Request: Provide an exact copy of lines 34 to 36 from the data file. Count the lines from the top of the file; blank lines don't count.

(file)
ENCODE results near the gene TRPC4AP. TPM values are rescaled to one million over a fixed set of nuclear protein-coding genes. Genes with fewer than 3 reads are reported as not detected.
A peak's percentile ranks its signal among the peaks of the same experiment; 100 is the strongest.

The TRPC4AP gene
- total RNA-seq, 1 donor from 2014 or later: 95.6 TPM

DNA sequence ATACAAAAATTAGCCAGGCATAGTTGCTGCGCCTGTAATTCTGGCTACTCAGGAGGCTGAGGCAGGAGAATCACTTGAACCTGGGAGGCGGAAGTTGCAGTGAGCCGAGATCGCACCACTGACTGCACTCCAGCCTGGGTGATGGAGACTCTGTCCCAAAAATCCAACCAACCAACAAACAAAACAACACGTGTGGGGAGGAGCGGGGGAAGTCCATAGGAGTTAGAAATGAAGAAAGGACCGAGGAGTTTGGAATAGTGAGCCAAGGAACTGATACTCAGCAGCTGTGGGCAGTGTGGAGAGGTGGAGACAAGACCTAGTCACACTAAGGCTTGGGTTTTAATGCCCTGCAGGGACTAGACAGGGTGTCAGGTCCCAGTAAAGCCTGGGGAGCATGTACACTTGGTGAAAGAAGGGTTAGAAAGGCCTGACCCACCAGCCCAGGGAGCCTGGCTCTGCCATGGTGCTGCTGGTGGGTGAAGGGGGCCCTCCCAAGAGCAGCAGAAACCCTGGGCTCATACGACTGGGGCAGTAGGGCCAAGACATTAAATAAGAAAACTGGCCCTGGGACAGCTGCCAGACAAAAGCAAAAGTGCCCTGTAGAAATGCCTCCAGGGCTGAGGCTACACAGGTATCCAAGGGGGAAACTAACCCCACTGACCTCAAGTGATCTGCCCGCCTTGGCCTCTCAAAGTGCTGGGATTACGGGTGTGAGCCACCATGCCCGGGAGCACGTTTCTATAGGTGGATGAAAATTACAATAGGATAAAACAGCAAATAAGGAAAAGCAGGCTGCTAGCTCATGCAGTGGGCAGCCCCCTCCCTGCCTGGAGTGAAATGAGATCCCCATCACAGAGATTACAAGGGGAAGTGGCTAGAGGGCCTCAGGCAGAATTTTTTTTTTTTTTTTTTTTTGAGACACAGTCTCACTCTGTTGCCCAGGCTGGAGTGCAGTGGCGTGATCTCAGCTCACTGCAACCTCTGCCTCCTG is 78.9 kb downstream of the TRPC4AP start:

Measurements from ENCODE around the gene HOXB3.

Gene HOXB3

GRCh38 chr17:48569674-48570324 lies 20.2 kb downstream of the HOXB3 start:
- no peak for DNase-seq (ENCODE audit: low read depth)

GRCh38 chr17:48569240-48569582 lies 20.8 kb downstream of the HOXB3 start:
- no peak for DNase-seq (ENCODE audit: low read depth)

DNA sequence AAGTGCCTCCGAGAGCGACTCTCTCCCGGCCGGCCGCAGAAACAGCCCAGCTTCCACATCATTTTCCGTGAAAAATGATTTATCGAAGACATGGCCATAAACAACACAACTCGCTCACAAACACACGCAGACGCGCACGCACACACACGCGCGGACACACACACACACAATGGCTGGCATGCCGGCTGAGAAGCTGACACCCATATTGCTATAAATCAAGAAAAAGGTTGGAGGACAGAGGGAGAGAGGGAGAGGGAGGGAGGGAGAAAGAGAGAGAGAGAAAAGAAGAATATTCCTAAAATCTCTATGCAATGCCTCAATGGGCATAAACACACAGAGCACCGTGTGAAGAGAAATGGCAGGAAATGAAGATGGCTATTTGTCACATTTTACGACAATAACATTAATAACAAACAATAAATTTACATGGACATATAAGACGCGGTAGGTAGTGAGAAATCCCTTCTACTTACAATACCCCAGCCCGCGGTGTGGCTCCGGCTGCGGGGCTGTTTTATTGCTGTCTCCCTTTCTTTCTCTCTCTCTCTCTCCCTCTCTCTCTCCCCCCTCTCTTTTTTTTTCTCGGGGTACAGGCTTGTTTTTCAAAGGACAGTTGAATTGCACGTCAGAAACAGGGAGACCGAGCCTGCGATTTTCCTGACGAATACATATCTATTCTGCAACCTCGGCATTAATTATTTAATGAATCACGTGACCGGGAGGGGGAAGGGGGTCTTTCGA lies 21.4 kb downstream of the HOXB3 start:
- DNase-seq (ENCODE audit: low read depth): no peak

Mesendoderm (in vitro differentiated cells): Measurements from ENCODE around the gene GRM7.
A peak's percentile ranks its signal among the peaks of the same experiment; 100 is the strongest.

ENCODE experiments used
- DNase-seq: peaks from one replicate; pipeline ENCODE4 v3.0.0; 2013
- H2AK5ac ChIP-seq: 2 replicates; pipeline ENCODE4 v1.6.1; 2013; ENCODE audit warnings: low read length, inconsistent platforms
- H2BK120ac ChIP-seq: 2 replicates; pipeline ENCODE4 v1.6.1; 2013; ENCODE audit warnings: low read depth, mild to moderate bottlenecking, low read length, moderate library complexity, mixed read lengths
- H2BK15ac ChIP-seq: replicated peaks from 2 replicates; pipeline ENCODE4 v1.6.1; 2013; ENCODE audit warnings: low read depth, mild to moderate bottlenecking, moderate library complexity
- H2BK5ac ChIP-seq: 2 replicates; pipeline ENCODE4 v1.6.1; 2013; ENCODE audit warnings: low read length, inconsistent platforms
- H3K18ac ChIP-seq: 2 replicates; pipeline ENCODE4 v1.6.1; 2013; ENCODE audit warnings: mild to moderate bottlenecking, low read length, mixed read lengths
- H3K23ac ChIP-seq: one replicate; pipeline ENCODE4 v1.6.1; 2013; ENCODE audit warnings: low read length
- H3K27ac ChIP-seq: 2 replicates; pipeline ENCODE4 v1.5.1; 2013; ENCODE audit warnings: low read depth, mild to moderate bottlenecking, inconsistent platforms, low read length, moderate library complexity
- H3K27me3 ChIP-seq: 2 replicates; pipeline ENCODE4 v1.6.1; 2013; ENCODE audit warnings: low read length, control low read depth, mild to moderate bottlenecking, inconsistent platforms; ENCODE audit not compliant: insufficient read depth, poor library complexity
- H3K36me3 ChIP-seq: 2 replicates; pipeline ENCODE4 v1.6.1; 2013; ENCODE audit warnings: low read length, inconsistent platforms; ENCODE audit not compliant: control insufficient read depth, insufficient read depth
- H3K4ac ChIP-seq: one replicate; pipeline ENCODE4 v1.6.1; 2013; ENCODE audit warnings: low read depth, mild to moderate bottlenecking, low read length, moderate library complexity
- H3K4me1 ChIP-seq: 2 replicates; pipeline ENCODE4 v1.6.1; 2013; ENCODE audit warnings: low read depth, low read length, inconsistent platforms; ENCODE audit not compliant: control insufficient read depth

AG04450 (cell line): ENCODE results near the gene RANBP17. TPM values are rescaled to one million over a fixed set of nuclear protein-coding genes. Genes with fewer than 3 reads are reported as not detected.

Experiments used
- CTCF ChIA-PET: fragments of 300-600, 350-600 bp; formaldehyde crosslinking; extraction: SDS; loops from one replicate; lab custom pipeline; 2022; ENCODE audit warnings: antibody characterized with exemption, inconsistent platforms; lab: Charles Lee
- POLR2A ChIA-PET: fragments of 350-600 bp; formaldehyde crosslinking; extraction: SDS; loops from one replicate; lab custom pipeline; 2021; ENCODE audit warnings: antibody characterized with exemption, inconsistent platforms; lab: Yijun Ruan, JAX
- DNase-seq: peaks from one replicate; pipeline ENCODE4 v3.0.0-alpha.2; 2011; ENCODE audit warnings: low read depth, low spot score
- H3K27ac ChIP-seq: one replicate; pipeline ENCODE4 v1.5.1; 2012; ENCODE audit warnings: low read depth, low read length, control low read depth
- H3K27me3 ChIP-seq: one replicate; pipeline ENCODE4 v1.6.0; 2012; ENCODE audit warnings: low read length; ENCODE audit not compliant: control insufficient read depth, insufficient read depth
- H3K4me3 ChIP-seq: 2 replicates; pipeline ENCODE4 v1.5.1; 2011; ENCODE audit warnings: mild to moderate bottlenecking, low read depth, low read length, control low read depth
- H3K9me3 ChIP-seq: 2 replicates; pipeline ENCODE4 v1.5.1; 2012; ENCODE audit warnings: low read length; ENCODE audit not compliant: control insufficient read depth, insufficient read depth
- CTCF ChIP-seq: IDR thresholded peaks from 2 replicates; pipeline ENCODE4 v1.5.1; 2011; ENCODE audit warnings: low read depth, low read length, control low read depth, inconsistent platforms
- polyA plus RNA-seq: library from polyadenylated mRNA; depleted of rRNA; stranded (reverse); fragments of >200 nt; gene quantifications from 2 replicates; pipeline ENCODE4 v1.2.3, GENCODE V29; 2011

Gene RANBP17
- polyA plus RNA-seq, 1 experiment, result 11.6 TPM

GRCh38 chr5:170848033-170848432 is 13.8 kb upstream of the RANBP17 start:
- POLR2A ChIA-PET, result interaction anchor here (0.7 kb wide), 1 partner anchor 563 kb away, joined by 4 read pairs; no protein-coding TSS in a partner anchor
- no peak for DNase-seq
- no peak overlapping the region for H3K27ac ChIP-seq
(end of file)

- H3K27ac ChIP-seq: one replicate; pipeline ENCODE4 v1.5.1; 2012; ENCODE audit warnings: low read depth, low read length, control low read depth
- H3K27me3 ChIP-seq: one replicate; pipeline ENCODE4 v1.6.0; 2012; ENCODE audit warnings: low read length; ENCODE audit not compliant: control insufficient read depth, insufficient read depth
- H3K4me3 ChIP-seq: 2 replicates; pipeline ENCODE4 v1.5.1; 2011; ENCODE audit warnings: mild to moderate bottlenecking, low read depth, low read length, control low read depth